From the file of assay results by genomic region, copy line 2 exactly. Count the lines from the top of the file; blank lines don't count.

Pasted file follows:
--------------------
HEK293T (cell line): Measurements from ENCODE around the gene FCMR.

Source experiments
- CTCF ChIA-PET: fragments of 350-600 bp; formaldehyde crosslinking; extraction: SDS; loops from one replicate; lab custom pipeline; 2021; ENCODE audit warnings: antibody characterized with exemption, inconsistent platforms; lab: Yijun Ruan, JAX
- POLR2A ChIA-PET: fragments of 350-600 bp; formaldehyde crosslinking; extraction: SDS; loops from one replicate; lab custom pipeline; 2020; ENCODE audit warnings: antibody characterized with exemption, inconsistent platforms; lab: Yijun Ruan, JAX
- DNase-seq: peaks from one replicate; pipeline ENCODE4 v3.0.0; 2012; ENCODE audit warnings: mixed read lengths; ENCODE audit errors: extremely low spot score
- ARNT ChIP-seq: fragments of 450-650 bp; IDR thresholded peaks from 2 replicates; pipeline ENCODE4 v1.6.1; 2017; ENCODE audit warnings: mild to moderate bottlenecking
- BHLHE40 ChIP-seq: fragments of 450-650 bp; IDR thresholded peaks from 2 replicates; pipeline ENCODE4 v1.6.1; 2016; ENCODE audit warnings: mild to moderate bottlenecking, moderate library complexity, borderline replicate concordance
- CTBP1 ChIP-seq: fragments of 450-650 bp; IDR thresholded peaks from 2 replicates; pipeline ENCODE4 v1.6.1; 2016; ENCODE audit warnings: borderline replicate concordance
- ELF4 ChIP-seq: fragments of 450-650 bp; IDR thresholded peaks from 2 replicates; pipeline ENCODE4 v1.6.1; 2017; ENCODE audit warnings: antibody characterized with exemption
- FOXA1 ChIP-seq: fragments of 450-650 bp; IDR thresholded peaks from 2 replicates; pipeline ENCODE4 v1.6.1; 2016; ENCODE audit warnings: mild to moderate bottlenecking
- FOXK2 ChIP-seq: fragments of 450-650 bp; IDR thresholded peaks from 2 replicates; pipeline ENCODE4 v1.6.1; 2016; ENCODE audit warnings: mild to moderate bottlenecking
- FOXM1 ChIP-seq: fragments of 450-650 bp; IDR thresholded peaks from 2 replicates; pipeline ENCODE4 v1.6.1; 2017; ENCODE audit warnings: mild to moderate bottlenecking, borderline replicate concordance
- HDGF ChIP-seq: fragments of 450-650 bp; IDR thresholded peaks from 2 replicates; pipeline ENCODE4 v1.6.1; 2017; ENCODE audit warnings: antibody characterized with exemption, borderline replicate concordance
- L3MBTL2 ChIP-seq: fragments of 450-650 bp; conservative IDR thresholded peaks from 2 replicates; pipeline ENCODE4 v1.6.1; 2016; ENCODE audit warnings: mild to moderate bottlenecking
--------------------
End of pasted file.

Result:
Source experiments